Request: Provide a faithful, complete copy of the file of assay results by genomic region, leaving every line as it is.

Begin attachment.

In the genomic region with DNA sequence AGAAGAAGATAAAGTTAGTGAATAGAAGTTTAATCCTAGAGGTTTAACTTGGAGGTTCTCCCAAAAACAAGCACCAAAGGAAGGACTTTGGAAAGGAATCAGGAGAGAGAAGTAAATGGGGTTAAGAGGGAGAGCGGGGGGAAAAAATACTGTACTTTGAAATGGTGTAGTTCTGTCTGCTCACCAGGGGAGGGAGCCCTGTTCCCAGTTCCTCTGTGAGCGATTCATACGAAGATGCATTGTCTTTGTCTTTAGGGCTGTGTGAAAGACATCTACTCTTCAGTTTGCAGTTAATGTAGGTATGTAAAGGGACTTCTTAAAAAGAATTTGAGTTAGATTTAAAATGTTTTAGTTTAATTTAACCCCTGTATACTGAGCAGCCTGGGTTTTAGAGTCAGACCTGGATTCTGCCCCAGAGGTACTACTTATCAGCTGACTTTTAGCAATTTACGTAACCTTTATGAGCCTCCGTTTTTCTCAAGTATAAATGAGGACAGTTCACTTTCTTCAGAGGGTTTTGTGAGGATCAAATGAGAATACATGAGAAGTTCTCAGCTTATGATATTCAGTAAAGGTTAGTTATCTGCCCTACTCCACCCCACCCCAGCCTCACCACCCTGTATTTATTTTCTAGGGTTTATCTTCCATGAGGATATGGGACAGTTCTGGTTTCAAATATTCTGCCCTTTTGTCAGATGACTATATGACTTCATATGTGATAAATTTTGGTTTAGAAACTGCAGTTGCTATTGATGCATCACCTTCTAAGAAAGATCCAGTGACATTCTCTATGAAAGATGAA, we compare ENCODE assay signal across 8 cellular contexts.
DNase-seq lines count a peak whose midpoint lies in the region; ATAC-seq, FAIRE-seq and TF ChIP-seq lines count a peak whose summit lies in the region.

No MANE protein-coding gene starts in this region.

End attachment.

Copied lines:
In the genomic region with DNA sequence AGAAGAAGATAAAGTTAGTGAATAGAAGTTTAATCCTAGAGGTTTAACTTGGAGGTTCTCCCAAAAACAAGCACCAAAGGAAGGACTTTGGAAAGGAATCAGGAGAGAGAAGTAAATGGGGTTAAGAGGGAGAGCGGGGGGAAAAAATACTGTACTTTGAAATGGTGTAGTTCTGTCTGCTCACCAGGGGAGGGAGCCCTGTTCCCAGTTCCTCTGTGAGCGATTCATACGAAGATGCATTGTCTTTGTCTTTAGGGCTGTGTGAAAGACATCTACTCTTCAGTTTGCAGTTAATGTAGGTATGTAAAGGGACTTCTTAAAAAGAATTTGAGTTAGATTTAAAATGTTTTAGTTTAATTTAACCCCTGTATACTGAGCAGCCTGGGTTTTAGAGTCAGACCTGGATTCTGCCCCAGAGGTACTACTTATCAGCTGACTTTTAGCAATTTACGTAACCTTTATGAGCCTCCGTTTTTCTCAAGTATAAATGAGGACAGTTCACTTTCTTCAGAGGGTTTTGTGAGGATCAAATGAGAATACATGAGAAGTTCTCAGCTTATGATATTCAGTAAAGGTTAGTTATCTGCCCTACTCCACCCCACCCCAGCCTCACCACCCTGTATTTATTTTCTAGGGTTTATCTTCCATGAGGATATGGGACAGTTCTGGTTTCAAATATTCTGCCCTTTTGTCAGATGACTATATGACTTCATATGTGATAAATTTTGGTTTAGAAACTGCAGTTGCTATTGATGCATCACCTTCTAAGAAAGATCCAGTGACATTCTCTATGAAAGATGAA, we compare ENCODE assay signal across 8 cellular contexts.
DNase-seq lines count a peak whose midpoint lies in the region; ATAC-seq, FAIRE-seq and TF ChIP-seq lines count a peak whose summit lies in the region.

No MANE protein-coding gene starts in this region.